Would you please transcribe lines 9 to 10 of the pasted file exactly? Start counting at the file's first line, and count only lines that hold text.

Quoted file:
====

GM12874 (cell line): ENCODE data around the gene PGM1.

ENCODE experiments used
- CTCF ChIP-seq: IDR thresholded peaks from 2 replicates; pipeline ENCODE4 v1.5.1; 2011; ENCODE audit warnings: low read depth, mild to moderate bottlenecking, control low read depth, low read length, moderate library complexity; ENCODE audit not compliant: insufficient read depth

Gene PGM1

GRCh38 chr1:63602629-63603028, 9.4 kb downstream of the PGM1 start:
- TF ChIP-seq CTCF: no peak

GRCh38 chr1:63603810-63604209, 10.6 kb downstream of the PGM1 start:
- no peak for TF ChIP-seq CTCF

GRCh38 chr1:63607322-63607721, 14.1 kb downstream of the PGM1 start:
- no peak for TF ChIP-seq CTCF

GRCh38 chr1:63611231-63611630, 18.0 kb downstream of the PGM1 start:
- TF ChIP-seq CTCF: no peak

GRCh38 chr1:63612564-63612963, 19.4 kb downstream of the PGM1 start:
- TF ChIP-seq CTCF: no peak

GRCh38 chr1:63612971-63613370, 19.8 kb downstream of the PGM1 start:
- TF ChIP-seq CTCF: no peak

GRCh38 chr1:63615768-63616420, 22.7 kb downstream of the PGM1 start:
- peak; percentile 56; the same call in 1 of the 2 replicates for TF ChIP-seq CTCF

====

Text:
GRCh38 chr1:63607322-63607721, 14.1 kb downstream of the PGM1 start:
- no peak for TF ChIP-seq CTCF